Dukes, Deportation and Days of Solidarity: Editors’ Picks: 3/14-3/18

This week, the National Association for Female Executives (NAFE) named its 2011 picks for the 50 best companies for executive women–not be confused, mind you, with regular women. This distinction is evinced by the fact that Wal-Mart Stores Inc. made the list, even though a pending lawsuit alleges the company systemically paid women less and offered them fewer opportunities for advancement than their male counterparts. According to Forbes, this particular list was allegedly based on “female representation, hiring, attrition and promotion rates; access and use of retention and advancement programs, like mentoring and executive coaching; and manager training and accountability.” Or, they just picked 50 publicly traded companies out of a hat.

Speaking of Wal-Mart and how it’s weird that they were picked as a top company for women, the suit against them may become the largest class-action lawsuit in U.S. history if the U.S. Supreme Court agrees to let it proceed. Leading the suit is plaintiff Betty Dukes, a greeter at a Pittsburg, CA, Wal-Mart. You can send her a personal note of encouragement and thanks here. Read more detail about the case in the next issue of Ms.

Two GOP Senators, Sen. Lisa Murkowski (Ala.) and Sen. Susan Collins (R-Maine) broke party lines this week to oppose anti-woman legislation. According to Politico, Sen. Collins has announced her opposition to H.R. 1, which cuts Title X funding, and Sen. Murkowski came out against the Pence Amendment, making her the first Republican to officially support Planned Parenthood.

It’s the law of the land that all children born on U.S. soil are citizens. So why did Immigration and Customs Enforcement (ICE) agents refuse to allow 4-year-old Emily Samantha Ruiz, who was born in the U.S., back into the country after visiting relatives in Guatemala with her grandfather? Read the full story at Latina Lista.

If there’s one thing Republicans hate, it’s taxes. Also bureaucracy. And intrusive federal government. But they’ve made an exception to all that for their pending bill H.R. 3, which would force the IRS to police how Americans get pregnant and how they pay for their abortions. According to Mother Jones:

To ensure that taxpayers complied with the law, IRS agents would have to investigate whether certain terminated pregnancies were the result of rape or incest. And one tax expert says that the measure could even lead to questions on tax forms: Have you had an abortion? Did you keep your receipt?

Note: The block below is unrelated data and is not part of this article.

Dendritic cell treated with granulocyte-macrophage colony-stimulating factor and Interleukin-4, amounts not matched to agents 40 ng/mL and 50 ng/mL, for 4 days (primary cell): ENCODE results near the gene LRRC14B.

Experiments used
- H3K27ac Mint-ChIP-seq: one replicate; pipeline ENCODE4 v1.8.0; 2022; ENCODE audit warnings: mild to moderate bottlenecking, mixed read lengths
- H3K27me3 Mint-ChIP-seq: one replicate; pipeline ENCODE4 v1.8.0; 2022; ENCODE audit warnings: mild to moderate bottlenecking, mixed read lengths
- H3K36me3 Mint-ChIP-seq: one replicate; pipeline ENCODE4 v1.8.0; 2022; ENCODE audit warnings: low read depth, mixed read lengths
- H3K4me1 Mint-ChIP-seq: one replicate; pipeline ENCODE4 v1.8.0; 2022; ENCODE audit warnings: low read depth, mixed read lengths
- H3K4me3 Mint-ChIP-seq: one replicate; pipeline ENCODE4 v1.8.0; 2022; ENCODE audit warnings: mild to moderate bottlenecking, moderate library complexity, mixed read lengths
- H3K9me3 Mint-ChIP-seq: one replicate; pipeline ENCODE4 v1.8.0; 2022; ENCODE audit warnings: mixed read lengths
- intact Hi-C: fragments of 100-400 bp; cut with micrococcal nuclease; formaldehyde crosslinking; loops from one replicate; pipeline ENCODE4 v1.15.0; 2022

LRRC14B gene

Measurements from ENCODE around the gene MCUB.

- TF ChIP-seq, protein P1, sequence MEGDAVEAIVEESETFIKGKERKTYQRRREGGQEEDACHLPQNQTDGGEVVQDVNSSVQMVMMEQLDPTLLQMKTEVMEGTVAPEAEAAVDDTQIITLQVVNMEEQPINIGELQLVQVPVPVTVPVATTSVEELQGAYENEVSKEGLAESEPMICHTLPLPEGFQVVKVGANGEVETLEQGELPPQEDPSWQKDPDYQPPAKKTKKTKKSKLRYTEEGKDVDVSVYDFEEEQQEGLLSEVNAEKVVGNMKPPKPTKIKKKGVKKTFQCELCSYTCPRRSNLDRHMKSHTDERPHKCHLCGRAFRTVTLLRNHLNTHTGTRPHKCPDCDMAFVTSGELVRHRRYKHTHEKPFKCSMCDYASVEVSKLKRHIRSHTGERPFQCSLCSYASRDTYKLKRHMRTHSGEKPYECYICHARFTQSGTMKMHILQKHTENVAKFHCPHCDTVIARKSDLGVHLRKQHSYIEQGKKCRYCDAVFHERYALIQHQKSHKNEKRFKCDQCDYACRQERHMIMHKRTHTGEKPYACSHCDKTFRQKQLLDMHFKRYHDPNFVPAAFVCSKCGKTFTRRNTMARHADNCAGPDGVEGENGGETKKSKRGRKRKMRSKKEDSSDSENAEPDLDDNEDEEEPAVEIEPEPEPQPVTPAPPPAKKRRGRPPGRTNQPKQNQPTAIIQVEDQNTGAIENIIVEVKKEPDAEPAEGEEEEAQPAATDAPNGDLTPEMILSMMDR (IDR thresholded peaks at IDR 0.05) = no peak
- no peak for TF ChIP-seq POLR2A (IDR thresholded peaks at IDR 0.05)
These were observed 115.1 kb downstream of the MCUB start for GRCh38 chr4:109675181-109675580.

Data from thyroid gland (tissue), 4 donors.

From Feministing: The first cover of WIRED magazine to feature a woman engineer gets mixed reviews.

Finally, students at a Canadian Catholic high school were suspended for sporting pro-choice messages in a counter-protest of the school’s annual “Day of Silent Solidarity” in protest of abortion rights. As someone who went to an all-girls Catholic high school, I can’t imagine what would have happened if a student openly declared a pro-choice stance, but it wouldn’t have been good. But then again my high school banned Amnesty International for being too radical.

Above, clockwise: Sen. Susan Collins (R-Maine), from Wikimedia Commons; Protest of Wal-Mart’s gender discrimination, from Wikimedia Commons; Death and Taxes book cover, from Flickr user numberstumper, under CC 2.0; Internal Revenue Building, from Wikimedia Commons;  U.S. Immigration and Customs Enforcement (ICE) SWAT officers, from Wikimedia Commons; Sen. Lisa Murkowski (Ala.), from Wikimedia Commons; Cover of April Issue of WIRED; Catholic anti-abortion protest, from Flickr user DrewbieDoo, under CC 2.0; WalMart store, from Wikimedia Commons; U.S. Border Patrol agents, from Flickr user jim.greenhill, under CC 2.0.


Annie is the Community Editor at The Nation and the former New Media Coordinator at Ms. magazine. She studied sociology and women's studies at the University of Missouri-St. Louis. She's a big fan of birds, plants and things that are funny. Her animal totem is the bat.